Why usable design matters, and what we can do about it

Accessibility: Putting Yourself in the User’s Place

I once worked at a building where, oddly, the handicapped parking spaces were not in the row closest to the building, but rather in a long strip perpendicular to the building (simplified picture below). The row closest to the building was partly visitor parking spaces, and partly open spaces.

rob_parking_lot

As an employee I didn’t give it much thought, and frankly, I was happy on the rare occasions that I got one of the coveted spots close to the door.

That was, until the day my father and I attended a Saturday seminar at the building. My father is in his 80s and walks with a cane. Getting around is slow and physically taxing for him. He had his handicap placard, and we looked for a handicap parking place. But there were no close places, and in fact some of the non-handicap places, although not close, were still actually closer than some handicap spaces!

Seeing the experience through my father’s eyes put a whole new spin on it.

I tried to imagine the reasoning of the people who designed the parking lot. Did they justify their choices because handicap spaces near a building’s entrance are often empty? Did they think the handicap places were “close enough”? One thing was clear to me: I doubt they had ever accompanied a handicapped person as they tried to find a close parking place on a busy day.

I came away with some much needed-reminders:

  1. Test designs with differently-abled users, and strive for win-win design.
  2. Frequency of use is not synonymous with importance. Even if my father only needed that parking place for a few hours on a Saturday morning, that need was very important for him.
  3. We can’t excuse ourselves in failing to address accessibility.
  4. Shortcuts and assumptions compromise user experience.There’s no substitute for understanding one’s users, and that understanding means putting ourselves in their place.

2 Comments

  • Posted 30 September 2013 at 9:34 pm | Permalink

    For those who don’t know, Kathryn and I worked together at the building referenced in this post.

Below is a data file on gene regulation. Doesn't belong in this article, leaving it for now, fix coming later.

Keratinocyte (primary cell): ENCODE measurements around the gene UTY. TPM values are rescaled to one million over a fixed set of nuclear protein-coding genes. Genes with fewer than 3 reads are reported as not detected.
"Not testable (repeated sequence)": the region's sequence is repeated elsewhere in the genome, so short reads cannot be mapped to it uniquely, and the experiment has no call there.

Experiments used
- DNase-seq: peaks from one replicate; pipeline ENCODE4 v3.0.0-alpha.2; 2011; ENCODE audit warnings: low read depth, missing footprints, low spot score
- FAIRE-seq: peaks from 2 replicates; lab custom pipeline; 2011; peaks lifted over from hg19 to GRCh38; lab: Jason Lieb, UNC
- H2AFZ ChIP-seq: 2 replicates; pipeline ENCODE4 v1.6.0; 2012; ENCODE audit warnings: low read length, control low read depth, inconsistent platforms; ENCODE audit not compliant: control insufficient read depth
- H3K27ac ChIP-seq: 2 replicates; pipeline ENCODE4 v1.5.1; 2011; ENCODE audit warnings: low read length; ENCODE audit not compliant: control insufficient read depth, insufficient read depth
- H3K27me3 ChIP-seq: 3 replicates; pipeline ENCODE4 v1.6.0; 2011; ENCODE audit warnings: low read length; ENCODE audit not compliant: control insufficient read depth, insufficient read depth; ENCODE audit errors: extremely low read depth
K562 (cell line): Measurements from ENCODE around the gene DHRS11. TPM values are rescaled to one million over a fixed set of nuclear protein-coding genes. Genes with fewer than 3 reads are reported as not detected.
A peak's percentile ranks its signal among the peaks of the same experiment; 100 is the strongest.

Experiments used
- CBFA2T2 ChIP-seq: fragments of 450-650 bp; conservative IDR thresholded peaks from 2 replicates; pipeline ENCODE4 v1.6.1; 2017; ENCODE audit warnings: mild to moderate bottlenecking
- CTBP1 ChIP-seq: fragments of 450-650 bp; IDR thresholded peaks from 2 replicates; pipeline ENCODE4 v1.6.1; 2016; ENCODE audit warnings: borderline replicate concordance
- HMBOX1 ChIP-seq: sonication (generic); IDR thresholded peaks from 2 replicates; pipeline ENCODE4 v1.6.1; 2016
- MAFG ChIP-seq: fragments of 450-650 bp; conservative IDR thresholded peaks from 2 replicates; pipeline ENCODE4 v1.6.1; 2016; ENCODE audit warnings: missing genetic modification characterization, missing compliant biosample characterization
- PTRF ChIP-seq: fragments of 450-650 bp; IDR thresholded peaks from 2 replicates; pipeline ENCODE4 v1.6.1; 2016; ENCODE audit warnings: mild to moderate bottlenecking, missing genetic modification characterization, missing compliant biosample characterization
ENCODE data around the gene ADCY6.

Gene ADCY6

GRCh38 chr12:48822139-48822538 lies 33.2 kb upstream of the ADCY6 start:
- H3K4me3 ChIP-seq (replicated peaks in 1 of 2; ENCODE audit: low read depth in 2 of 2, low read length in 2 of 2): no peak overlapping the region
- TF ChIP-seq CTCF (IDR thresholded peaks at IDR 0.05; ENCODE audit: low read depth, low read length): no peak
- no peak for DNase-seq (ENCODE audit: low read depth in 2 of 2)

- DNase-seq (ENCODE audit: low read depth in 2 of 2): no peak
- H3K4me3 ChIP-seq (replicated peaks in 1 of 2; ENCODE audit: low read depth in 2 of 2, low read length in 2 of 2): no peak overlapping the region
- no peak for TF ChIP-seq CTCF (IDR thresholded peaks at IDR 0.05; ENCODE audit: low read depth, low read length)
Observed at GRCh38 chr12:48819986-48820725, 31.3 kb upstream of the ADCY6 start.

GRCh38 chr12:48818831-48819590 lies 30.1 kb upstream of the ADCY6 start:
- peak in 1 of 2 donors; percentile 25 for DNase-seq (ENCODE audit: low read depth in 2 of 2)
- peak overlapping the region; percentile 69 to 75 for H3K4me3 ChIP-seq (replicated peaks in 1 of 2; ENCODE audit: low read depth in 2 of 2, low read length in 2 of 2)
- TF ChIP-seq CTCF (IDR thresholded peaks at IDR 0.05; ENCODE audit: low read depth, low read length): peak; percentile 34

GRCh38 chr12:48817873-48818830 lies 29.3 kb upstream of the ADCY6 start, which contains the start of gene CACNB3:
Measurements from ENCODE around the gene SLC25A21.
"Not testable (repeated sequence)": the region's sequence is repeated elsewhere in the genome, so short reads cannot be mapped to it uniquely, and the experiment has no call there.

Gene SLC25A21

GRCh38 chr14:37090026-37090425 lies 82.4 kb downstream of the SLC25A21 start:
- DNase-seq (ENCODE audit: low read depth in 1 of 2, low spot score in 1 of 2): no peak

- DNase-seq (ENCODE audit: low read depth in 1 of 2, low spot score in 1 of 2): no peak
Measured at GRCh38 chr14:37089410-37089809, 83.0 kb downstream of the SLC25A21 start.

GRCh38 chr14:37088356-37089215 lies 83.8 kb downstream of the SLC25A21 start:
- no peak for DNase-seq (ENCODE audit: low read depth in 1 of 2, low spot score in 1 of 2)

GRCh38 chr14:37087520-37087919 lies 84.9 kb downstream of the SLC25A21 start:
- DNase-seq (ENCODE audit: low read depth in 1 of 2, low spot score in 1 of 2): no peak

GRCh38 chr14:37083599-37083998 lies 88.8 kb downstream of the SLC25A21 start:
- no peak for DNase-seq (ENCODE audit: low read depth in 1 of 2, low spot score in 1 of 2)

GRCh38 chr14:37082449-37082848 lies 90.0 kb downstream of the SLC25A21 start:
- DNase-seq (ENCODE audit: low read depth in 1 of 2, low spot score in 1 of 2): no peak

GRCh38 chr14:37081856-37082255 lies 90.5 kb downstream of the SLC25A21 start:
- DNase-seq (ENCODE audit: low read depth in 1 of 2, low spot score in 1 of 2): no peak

My guess is that we did it because the people who owned the building before us did it that way. Who knows why they did it that way. I’ve been sitting here racking my brain trying to come up with a plausible solution, and I can’t.

    The funny thing is that I understand they are going to change the parking, not to move the handicap spots closer, but to add additional visitor parking along the rest of the front of the building. Yet still nobody questions the underlying assumptions regarding why the original decision was made.

    Here is my question: distance-wise, if you look at “number of feet to the building entrance”, I wonder how the current handicap access plan would compare to the idea of putting handicap stalls all along the front of the building. I mean, close stalls would still be close. But is walking horizontally along the walkway from the farthest spots to the building entrance significantly shorter than walking vertically from the farthest spots to the entrance?

    I guess you could make the first several spots on each row handicap and maybe minimize distances, but then you need to think about wheelchair access ramp location and snow removal. With the current setup, snow removal happens all the way down the column between handicap stalls. If you moved the handicap stalls closer to the door, but out into the parking lot, would you make it harder for people during inclement weather?

    I think it is late and I’m overthinking this, but maybe this is an example of how sometimes what appears on the surface to be a simple issue is often much more complex than it seems.

    Ok. Off to bed for me.

  • Kathryn
    Posted 3 October 2013 at 1:58 pm | Permalink

    Paul, very true—often something that seems simple is more complex than it looks.

    Your comments sparked a possible win-win idea: what if the first four or five spots of the front row on either side of the door were handicap spaces, and the first four or five spots on each side of the center column? The furthest spaces on the center column aren’t much use, but the closest ones are helpful.

    Is there someone we can give these ideas to, since the parking lot is being redesigned? :)

    Thanks for your comment!